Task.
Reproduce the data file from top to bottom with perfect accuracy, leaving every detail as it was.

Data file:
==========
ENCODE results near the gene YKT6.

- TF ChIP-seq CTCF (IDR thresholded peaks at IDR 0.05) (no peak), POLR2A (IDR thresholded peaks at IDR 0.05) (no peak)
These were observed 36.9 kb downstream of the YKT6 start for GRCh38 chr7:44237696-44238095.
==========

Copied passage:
ENCODE results near the gene YKT6.

- TF ChIP-seq CTCF (IDR thresholded peaks at IDR 0.05) (no peak), POLR2A (IDR thresholded peaks at IDR 0.05) (no peak)
These were observed 36.9 kb downstream of the YKT6 start for GRCh38 chr7:44237696-44238095.